glory to God, and God gives grace to him and makes his faith stronger, by which he finds more of the sweetness and riches of the promises. My brethren, I wish you were all in possession of this happiness, and it is my present design to direct and to encourage you to seek it. The scripture which I have chosen for this purpose affords us some very powerful motives: may the Lord God render our present consideration of them useful and profitable to all our souls, that we may know clearly,

First, the nature of the promises of God. Secondly, the character of those to whom the pro mises belong; and,

Thirdly, their exceeding greatness and preciousness. And while we are considering those particu lars, may we have the Lord's presence with us! We have a promise of it. "Wherever two or three," says he," are met together in my name, there am I in the midst of them." O that he may be present with us at this time! May he send the Holy Spirit of promise into all our hearts to teach us!

First, the nature of the promises of God. I define a promise to be an act of God's free grace, whereby he has engaged in his word to bestow upon believers all the blessings which were purchased by the obedience and sufferings of Jesus Christ. The promise can spring from no other cause than from free grace. God had no motive to induce him, but what arose from his own abundant and unmerited love, and there was no power to compel him to make any promise to fallen man. He had broken the law, and was subject to all the pains and penalties threatened to transgression; and if God had left him in this state, without any promise, he would have dragged on a miserable life, under the terrors of his guilty conscience, until the executioner came to call him to God's awful bar, and being there, and found guilty, how could he escape the damnation of hell? To fallen man, thus subject to the present and eternal punishment of sin, God was pleased to make a promise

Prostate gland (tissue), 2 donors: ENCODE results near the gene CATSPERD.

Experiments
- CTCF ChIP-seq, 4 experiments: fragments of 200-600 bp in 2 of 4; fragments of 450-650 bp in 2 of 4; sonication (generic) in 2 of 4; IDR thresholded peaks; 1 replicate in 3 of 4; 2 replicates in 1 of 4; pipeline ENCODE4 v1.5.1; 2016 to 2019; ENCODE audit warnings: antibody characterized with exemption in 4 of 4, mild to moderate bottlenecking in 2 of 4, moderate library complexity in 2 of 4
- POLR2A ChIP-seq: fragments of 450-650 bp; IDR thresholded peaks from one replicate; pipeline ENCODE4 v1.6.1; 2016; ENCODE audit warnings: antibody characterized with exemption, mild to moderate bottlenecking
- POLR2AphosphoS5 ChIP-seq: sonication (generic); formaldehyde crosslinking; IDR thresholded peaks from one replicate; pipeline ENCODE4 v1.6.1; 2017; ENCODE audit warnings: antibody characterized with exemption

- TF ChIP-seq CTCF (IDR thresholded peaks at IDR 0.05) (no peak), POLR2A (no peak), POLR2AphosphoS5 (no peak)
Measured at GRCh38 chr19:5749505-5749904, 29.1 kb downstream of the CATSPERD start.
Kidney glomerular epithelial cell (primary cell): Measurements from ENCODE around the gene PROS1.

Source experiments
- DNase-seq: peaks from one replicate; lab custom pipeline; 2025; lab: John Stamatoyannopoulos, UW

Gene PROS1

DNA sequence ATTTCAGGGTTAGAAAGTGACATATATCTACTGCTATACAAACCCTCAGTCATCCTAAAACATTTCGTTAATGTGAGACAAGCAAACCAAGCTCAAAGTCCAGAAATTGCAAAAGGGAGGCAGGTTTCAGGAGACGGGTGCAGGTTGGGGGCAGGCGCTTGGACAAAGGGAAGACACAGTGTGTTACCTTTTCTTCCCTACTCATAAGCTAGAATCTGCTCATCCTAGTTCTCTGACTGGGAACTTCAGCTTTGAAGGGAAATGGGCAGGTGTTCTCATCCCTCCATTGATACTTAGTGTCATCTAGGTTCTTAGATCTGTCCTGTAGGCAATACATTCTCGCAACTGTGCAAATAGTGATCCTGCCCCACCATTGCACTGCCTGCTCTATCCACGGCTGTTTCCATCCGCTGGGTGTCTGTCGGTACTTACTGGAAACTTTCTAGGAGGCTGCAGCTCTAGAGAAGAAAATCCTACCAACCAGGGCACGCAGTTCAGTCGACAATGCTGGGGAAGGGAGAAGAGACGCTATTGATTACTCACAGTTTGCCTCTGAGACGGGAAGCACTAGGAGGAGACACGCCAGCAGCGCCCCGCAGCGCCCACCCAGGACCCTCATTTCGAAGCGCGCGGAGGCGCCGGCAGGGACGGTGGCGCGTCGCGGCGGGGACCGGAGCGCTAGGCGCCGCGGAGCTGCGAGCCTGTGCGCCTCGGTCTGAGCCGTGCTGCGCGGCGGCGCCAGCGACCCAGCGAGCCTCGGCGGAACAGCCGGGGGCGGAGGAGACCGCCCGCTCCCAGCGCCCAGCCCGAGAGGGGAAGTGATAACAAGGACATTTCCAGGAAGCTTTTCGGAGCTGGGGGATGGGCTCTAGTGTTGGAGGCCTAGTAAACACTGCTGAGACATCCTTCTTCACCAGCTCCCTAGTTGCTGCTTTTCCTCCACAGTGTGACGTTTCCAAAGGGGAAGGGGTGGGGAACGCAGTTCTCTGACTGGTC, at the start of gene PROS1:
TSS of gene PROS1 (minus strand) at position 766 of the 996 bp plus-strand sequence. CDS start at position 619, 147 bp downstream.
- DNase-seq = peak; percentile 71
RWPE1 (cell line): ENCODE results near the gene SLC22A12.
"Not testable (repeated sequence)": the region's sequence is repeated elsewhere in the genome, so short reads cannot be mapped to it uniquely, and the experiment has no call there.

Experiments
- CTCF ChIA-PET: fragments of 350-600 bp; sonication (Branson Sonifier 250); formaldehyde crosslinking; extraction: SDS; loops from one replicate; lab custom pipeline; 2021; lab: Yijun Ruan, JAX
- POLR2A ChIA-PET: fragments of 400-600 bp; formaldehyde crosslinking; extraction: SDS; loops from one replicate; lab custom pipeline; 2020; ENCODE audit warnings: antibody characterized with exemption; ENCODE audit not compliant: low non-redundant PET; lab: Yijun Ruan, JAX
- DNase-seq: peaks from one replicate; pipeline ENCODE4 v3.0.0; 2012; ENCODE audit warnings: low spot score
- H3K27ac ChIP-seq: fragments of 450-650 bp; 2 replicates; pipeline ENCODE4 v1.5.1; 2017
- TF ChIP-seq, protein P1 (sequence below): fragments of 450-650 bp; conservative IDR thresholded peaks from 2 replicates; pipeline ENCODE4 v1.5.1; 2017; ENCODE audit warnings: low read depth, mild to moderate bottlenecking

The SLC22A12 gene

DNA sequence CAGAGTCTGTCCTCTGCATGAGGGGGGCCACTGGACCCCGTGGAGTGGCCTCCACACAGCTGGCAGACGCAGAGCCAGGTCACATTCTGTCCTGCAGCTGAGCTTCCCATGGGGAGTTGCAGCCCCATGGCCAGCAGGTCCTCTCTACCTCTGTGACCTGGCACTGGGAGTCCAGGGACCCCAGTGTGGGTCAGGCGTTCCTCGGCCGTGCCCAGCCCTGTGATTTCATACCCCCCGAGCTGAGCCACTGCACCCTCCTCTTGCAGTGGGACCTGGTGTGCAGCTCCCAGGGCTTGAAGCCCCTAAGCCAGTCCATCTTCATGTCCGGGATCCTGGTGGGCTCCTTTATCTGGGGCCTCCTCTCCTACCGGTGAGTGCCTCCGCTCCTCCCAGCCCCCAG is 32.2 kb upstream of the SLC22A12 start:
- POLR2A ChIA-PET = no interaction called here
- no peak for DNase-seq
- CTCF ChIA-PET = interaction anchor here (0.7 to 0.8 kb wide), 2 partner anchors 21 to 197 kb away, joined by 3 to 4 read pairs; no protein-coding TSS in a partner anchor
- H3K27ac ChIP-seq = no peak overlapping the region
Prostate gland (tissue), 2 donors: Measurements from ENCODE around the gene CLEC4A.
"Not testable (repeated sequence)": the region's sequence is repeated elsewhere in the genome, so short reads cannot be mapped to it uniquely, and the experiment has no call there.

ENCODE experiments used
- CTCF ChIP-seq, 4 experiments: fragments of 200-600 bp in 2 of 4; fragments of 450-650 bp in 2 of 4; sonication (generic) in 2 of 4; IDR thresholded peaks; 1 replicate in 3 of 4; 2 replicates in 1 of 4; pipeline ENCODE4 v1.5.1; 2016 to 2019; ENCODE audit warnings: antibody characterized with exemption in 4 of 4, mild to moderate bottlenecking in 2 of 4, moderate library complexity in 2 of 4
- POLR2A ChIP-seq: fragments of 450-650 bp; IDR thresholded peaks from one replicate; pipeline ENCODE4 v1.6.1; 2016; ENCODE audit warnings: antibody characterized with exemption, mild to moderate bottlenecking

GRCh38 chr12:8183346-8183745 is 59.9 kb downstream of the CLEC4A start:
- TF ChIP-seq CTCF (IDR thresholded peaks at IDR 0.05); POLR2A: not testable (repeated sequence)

of mercy. He took compassion on him, and provided for his salvation, by the covenant of grace, which is a covenant of promises. Such is the exalted grace of God, that he has made a free promise of deliverance from all the miseries of sin; and that convinced sinners might be enabled to rely upon the promise, and to find comfort in it, God revealed it in his word, which cannot be broken. There it is written, and entered upon record; and what he has there engaged to bestow upon believers shall be made good-to them for ever and ever. To them he will freely give without money and without price, both in time and in eternity, all the blessings which were purchased by the obedience and sufferings of Jesus Christ. To them he gives freely what cost him an infinite sum. The merit of all that he did and suffered is made theirs by faith, and faith is one of the blessings which he purchased among the rest: for it is one of his precious gifts, which he bestows upon his people by the operation of his good Spirit, who works with, and animates the incorruptible seed of the word, rendering it the means of forming faith in their hearts. The word of promise begets faith in them, by the Holy Spirit's enabling them first to rely upon it, and afterwards to experience its sweetness and richness, and then they know the truth of the forementioned definition, namely, that a promise is an act of God's free grace, whereby he has engaged in his word to bestow upon believers all the blessings, which were purchased by the obedience and sufferings of Jesus Christ.

Now, since this is the nature of the promises, there is but one point to be cleared up, and it is this-what security has God given for the fulfilling of the promises? The Lord knew what power unbelief had over careless sinners, and how hard it was to bring convinced sinners to believe, and how believers would be tempted by their remaining corruptions to entertain doubts and fears, and therefore he provided the most full and perfect evidence that the case will admit of.